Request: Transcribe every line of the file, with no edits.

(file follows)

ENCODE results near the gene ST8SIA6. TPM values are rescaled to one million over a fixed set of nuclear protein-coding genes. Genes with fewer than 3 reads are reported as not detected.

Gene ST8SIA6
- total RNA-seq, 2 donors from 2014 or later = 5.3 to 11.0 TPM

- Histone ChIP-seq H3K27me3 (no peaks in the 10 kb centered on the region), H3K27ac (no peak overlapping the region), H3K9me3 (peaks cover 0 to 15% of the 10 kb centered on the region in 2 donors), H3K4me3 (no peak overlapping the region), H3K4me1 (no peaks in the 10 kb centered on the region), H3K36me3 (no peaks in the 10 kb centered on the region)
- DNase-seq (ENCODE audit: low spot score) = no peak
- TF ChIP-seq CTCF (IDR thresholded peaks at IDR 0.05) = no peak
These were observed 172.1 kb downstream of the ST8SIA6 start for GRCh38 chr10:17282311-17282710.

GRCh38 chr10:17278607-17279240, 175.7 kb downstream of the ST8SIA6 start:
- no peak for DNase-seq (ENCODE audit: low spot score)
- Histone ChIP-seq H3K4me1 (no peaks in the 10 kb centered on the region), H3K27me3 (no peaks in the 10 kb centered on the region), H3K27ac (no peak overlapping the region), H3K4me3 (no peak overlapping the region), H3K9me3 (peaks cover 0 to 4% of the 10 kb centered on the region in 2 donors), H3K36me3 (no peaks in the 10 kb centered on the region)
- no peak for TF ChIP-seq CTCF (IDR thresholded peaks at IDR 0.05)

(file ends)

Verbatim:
ENCODE results near the gene ST8SIA6. TPM values are rescaled to one million over a fixed set of nuclear protein-coding genes. Genes with fewer than 3 reads are reported as not detected.

Gene ST8SIA6
- total RNA-seq, 2 donors from 2014 or later = 5.3 to 11.0 TPM

- Histone ChIP-seq H3K27me3 (no peaks in the 10 kb centered on the region), H3K27ac (no peak overlapping the region), H3K9me3 (peaks cover 0 to 15% of the 10 kb centered on the region in 2 donors), H3K4me3 (no peak overlapping the region), H3K4me1 (no peaks in the 10 kb centered on the region), H3K36me3 (no peaks in the 10 kb centered on the region)
- DNase-seq (ENCODE audit: low spot score) = no peak
- TF ChIP-seq CTCF (IDR thresholded peaks at IDR 0.05) = no peak
These were observed 172.1 kb downstream of the ST8SIA6 start for GRCh38 chr10:17282311-17282710.

GRCh38 chr10:17278607-17279240, 175.7 kb downstream of the ST8SIA6 start:
- no peak for DNase-seq (ENCODE audit: low spot score)
- Histone ChIP-seq H3K4me1 (no peaks in the 10 kb centered on the region), H3K27me3 (no peaks in the 10 kb centered on the region), H3K27ac (no peak overlapping the region), H3K4me3 (no peak overlapping the region), H3K9me3 (peaks cover 0 to 4% of the 10 kb centered on the region in 2 donors), H3K36me3 (no peaks in the 10 kb centered on the region)
- no peak for TF ChIP-seq CTCF (IDR thresholded peaks at IDR 0.05)